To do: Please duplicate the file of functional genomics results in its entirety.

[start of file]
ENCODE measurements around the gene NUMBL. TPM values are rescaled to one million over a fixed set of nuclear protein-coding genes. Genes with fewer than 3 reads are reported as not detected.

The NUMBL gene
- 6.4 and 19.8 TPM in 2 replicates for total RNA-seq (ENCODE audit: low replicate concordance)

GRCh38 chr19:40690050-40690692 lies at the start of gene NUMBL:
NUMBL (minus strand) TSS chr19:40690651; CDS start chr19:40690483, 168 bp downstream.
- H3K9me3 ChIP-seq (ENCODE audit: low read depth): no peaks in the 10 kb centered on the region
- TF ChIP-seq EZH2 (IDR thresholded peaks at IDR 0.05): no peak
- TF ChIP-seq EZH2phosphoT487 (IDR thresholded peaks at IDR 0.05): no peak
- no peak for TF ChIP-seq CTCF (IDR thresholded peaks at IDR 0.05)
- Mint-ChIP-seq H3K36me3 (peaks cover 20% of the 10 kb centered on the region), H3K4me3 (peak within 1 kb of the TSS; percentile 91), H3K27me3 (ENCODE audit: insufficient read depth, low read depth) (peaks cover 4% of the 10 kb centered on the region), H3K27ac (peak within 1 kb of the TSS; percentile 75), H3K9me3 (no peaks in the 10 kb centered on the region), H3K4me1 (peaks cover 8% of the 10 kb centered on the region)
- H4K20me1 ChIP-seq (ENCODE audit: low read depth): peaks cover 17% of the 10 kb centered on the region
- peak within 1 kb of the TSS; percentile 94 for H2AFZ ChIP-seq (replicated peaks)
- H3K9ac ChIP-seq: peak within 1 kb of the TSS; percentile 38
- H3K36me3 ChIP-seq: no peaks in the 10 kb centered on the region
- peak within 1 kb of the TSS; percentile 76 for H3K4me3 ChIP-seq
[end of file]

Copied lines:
ENCODE measurements around the gene NUMBL. TPM values are rescaled to one million over a fixed set of nuclear protein-coding genes. Genes with fewer than 3 reads are reported as not detected.

The NUMBL gene
- 6.4 and 19.8 TPM in 2 replicates for total RNA-seq (ENCODE audit: low replicate concordance)

GRCh38 chr19:40690050-40690692 lies at the start of gene NUMBL:
NUMBL (minus strand) TSS chr19:40690651; CDS start chr19:40690483, 168 bp downstream.
- H3K9me3 ChIP-seq (ENCODE audit: low read depth): no peaks in the 10 kb centered on the region
- TF ChIP-seq EZH2 (IDR thresholded peaks at IDR 0.05): no peak
- TF ChIP-seq EZH2phosphoT487 (IDR thresholded peaks at IDR 0.05): no peak
- no peak for TF ChIP-seq CTCF (IDR thresholded peaks at IDR 0.05)
- Mint-ChIP-seq H3K36me3 (peaks cover 20% of the 10 kb centered on the region), H3K4me3 (peak within 1 kb of the TSS; percentile 91), H3K27me3 (ENCODE audit: insufficient read depth, low read depth) (peaks cover 4% of the 10 kb centered on the region), H3K27ac (peak within 1 kb of the TSS; percentile 75), H3K9me3 (no peaks in the 10 kb centered on the region), H3K4me1 (peaks cover 8% of the 10 kb centered on the region)
- H4K20me1 ChIP-seq (ENCODE audit: low read depth): peaks cover 17% of the 10 kb centered on the region
- peak within 1 kb of the TSS; percentile 94 for H2AFZ ChIP-seq (replicated peaks)
- H3K9ac ChIP-seq: peak within 1 kb of the TSS; percentile 38
- H3K36me3 ChIP-seq: no peaks in the 10 kb centered on the region
- peak within 1 kb of the TSS; percentile 76 for H3K4me3 ChIP-seq